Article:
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Notes for Richard Lippincott and Abigail Goody

Richard and Abigail Lippincott were of Stonehouse, Devonshire, England. [1] [2] [3]

1639 Richard and Abigail Lippincott settled in Dorchester, Massachusetts. [4] [5]

1640 On 1 April, Dorchester Town Records reported: "Richard Lyppingcot is Chosen to keepe the pound to haue 2d for impounding 1 hogg alone and but 1d if he impound more together and to haue for impounding other cattle according to the order of the last yeere." [6]

1652 Richard and Abigail Lippincott returned to England. [7] [8]

1663 Richard Lippincott and Abigail returned to America with their children and settled in Rhode Island. [9]

The birth and death dates of their children were recorded in Quaker records of Shrewsbury. [10]

1665 Richard Lippincott joined a group of Quakers in purchasing a large tract of land in East Jersey near Shrewsbury, and moved there a year or two later. [11]

1670 Richard Lippincott received a patent for 376 acres in Shrewsbury, New Jersey, as "reckoned to Our Lady Day (March 25), 1685. [12]

1679 May 21: Richard Lippincott of New Shrewsbury, New Jersey, planter, and wife Abigall to each of their five sons, named in order, deeds for 200 acres of the 1,000 acre tract (supra p. 5) on Chohanzick R. and Wee-hatt-quack Creek. [13]

1683 Richard Lippincott, of Shrowesbery, dated his will on November 23. Wife Abegall. Sons Jacob, Freedom, Remembrance, John, Restore, daughter Incarnation [Increase]. Land at Long Point. Personal property. The wife executrix. Witnesses Hugh Dickman, Judah Allen. Acknowledged by testator before Joseph Parker, Justice of the Peace, as his testament same day. [14] [15]

1683-4 Jan. 2. Warrant by Governor Thomas Rudyard to Joseph Parker, John Hans and Eliakim Wardell or any two of them, to examine Abigail, the widow of Richard Lippincott, as to her knowledge of any other last will, made by her late husband. Endorsement, dated May 21, 1683, states that the said Abigail has no knowledge of any other will and that she will faithfully administer the estate. [16]

1683-4 Jan. 2. Bond of Abigail Lippincott, widow, as administratrix. William Shattock and Francis Borden fellow bondsmen. Monmouth Wills. [17]

1684 May 21. Inventory of the personal estate £428.2.0, including debts due 30 and neagro servants £60); made by Eliakim Wardell, William Shattock, Francis Borden and Joseph Parker, as shown by the widow Abigail. [18]

1683-4 Jan. 2. Commission to Joseph Parker, John Hance and Eliakim Wardell of Shrewsbury to examine Abigaill Lepincott about her late husband's, Richard Leppincott's, will, with said will, dated 23d day 9th month (Nov.) 1683, which mentions: Sons Jacob, Freedom, Remembrance, John, Restore, daughter Increase, wife Abigail. No executor. Witnesses Hugh Dickman, Judah Allen. Administrator's bond of Abigail Lippincott with William Shattock and Francis Burden. [19]

1686/87 On 3 February, a survey was made in East Jersey for A. Lippincott ("Widow"). 50 Acres by right of C. Sheriffe. Includes 2 tracts bordering lands of S. Dennes; John and Jacob Lippincott, [Warrant Date: 13 Aug 1686] 150 acres [20]. Passequaneckqua (Monmouth County; by Manesquan brook; Passequanecque brook) [21]. Abigail Lippincott surveyed 150 acres. [22]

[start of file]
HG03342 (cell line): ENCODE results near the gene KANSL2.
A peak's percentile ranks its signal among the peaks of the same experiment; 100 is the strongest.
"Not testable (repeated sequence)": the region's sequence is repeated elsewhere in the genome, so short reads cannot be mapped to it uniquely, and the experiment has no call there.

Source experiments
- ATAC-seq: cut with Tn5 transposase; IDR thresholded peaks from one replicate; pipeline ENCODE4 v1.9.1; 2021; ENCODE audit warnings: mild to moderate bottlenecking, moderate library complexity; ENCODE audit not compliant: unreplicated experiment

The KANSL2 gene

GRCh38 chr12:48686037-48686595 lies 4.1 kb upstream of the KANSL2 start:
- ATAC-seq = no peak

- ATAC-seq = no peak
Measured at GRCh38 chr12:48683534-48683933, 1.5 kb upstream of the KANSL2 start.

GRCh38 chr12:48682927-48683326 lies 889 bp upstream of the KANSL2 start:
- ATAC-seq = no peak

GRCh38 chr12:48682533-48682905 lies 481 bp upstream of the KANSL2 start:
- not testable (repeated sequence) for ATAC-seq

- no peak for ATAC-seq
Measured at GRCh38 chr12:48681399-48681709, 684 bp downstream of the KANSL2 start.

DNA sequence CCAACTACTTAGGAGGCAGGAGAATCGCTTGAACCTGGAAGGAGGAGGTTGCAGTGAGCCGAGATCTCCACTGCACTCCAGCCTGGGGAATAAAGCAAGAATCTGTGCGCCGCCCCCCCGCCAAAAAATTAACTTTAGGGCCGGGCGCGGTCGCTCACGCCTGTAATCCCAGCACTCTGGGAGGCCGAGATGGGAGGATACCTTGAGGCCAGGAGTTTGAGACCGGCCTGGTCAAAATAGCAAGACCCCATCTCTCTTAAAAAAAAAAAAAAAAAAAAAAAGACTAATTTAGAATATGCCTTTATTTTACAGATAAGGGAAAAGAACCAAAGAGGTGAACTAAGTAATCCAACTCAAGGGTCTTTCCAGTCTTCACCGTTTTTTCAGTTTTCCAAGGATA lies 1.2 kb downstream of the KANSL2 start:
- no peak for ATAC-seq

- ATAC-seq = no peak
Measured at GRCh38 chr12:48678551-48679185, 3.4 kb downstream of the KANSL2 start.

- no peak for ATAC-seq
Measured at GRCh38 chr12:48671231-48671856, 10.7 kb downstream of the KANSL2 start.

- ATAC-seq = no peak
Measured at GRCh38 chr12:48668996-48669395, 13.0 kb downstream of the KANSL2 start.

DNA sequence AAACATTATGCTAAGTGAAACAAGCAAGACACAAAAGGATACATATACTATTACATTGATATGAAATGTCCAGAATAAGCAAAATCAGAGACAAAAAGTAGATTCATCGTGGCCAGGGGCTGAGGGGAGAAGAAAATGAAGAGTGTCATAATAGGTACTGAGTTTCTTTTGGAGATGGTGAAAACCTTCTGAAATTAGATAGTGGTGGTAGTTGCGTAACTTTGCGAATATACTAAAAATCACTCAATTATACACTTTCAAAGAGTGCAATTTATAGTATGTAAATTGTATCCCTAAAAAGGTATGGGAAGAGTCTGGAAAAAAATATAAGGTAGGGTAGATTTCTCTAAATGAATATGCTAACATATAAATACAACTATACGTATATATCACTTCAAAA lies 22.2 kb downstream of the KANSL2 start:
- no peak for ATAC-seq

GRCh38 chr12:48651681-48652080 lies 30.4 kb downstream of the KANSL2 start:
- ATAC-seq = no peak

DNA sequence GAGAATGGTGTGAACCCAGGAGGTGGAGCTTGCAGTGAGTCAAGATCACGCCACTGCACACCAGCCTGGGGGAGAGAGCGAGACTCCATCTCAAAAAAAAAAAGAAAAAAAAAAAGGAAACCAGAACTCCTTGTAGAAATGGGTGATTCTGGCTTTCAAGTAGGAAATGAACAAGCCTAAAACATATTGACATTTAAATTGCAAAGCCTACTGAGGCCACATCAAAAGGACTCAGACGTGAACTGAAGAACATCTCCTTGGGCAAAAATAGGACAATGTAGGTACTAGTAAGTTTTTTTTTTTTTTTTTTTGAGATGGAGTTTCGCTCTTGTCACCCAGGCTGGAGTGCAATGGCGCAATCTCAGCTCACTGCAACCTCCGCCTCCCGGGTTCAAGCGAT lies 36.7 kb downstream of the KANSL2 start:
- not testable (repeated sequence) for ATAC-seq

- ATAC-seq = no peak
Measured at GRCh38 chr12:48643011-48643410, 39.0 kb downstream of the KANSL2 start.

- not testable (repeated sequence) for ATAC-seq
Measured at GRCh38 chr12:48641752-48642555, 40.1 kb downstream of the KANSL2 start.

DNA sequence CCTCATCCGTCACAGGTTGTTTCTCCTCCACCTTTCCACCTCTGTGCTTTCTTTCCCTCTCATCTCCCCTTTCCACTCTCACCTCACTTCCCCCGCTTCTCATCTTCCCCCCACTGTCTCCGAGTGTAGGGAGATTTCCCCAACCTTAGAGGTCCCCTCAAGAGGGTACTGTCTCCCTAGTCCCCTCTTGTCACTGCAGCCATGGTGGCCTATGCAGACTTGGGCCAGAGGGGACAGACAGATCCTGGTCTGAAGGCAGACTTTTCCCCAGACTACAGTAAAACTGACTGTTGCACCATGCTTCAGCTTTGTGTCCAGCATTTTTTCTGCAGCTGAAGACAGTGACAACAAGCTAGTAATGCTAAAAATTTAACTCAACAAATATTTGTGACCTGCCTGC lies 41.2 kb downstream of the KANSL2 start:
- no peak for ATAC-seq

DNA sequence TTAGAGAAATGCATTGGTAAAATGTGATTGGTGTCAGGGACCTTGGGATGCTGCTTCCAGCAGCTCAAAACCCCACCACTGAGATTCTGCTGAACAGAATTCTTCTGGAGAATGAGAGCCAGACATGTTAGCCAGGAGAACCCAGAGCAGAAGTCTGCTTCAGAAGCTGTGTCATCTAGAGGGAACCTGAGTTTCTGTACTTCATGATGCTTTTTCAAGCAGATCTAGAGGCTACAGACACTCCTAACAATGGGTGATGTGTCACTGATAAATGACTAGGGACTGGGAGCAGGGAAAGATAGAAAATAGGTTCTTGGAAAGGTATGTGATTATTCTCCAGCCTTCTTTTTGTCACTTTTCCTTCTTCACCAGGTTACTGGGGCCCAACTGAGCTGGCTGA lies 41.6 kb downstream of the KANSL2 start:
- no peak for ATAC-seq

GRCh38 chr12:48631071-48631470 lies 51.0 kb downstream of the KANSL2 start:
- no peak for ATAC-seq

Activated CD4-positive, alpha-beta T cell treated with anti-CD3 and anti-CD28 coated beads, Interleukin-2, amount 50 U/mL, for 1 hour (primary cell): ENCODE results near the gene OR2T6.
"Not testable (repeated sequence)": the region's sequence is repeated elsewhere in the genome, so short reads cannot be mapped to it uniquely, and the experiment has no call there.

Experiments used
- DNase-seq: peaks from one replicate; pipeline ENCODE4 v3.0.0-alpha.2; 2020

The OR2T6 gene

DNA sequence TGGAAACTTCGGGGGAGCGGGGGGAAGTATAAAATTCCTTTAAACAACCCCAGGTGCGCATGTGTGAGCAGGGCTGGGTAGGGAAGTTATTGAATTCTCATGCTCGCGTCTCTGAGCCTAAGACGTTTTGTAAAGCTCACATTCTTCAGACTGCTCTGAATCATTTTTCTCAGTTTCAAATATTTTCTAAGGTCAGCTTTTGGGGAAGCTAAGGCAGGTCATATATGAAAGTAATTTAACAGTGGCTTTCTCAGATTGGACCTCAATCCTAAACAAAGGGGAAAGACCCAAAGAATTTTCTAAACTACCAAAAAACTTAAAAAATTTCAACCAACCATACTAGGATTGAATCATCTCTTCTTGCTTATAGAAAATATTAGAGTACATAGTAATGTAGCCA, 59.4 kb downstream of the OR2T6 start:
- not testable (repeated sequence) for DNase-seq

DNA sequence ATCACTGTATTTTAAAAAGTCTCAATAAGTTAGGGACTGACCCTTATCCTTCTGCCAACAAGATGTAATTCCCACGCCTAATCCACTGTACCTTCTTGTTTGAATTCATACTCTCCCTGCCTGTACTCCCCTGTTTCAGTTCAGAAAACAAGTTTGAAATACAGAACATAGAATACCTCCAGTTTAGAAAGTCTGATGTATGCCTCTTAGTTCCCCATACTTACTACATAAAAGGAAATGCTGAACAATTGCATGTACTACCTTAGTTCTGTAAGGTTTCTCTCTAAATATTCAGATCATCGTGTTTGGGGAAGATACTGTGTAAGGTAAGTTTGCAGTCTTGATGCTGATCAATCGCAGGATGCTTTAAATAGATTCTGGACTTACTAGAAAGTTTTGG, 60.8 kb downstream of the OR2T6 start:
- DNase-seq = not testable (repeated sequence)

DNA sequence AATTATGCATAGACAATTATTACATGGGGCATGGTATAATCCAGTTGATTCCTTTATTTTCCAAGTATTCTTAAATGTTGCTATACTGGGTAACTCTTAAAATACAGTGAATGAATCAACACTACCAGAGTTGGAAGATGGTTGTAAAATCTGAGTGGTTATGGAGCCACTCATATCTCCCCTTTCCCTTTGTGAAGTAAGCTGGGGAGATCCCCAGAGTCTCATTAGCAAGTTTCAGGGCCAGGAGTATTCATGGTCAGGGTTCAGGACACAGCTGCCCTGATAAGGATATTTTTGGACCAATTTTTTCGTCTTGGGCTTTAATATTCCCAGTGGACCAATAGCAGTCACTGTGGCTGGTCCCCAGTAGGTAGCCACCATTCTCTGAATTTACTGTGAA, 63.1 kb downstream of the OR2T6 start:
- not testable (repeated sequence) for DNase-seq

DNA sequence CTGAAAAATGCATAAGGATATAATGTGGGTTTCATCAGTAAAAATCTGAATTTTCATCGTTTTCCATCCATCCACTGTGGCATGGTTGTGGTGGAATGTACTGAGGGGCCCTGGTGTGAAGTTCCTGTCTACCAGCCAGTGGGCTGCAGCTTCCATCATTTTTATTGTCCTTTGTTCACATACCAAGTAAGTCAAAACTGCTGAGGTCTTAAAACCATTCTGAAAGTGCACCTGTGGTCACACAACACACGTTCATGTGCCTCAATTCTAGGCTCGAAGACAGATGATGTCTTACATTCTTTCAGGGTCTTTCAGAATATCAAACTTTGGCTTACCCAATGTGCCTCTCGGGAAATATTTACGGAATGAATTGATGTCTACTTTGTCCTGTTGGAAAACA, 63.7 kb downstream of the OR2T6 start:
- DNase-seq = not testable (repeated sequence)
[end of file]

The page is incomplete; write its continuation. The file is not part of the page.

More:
1697 June 28. Will of Abigail, widow of Richard Lippencott of Shrewsberry. Grandson John, son of son John Lippencott; widow and children of son Freedom, whose eldest son Samuel is excepted; granddaughters Abigail, Sybiah and Rachell, daughters of daughter Increase and her husband Samuel Dennis; sons Restore Lippencott, Remembrance Lippencott; Friends' Meeting at Shrewsberry Real and personal estate (slaves.) Executors John Hance, William Worth and William Shattock. Witnesses George Curtis, William Shattock, Ann Lippencott, Margarett Lippencott. Proved Aug. 24, 1697. [23] [24]

1697 Aug. 28. Letters testimonial with preceding will annexed issued to the executors named. [25]

1698 On 26 October, Remembrance Lippincott and other executors sold land, adjacent to Samuel Dennis, from the estate of Abigail Lippincott. [26]

The births of the children of Richard and Abigaill Lippincott were recorded in Quaker records, perhaps a transcription from a previous record. [27]:

Remembrance Lippincott was born at Dorchester on the 15th d 1 mo ?
John Lippincott was born at ?stow New England on the 7 of month 8, 16?
Restore Lippincott was born at Plymouth on the 3d, 5 month, 165?
Freedom Lippincott was born at Stonehouse old England on ye 1, month 7, 165?
Increase Lippincott his daughter was born at Stonehouse on ye 5, month 10, 1657
Jacob Lippincott was born at Stonehouse on ye 11th, month 3, 1660
Preserve Lippincott was born at RodeILand 25th, month 12 1663

A biosketch reports [28]:

The Lippincotts in America are all descended from Richard and Abigail Lippincott, who removed from Devonshire, England, in 1639, and settled at Dorchester, near Boston, New England. Having been excommunicated from the " church" for non-conformity (withdrawing from the communion), and suffering much from Puritanical oppression, Richard Lippincott returned with his family to England, and resided at Plymouth in 1653, and early thereafter became a member of the religious Society of Friends, then emerging from the various sects around them, and in consequence endured much persecution for the testimony of a good conscience. On the 20th of January, 1660, he with other Friends was taken from the meeting-house at Plymouth and committed to prison by Oliver Creely, mayor. How long he remained in prison we have no account. In 1663 he emigrated to Rhode Island, where he resided for several years, and finally, in 1669, established him self at Shrewsbury, Monmouth Co., N. J., in which place he was the largest landed proprietor among the patentees of the new colony. He was a consistent and exemplary Friend, accompanying George Fox during his religious visit in this country, and a man of character and influence. A short time previous to his death, which occurred 9th month (November, old style) 25, 1683, he purchased of John Fenwick one thousand acres of land in Shrewsbury Neck, upon which some of his descendants now live. His widow, Abigail, died in 1697, leaving a " considerable" estate, having given freedom to all her slaves before her death, which fact is worthy of record. The name of Lippincott was derived from Lovecote, which is described in the Domesday Book, or census made by order of William the Conqueror in 1086 of lands held by Edward the Confessor in 1041-66. This Saxon name implies that it proprietor named Loveheld the house, cote, and lands, hence called Lovecote, which name was probably already ancient. Surnames were not settled until about this date, and hence Lovecote, Loughwyngcote, Lyvenscott, Luffingcott, Luppingcott, through which variations it has descended to become fixed in Lippincott during the last two centuries, and is undoubtedly of great antiquity.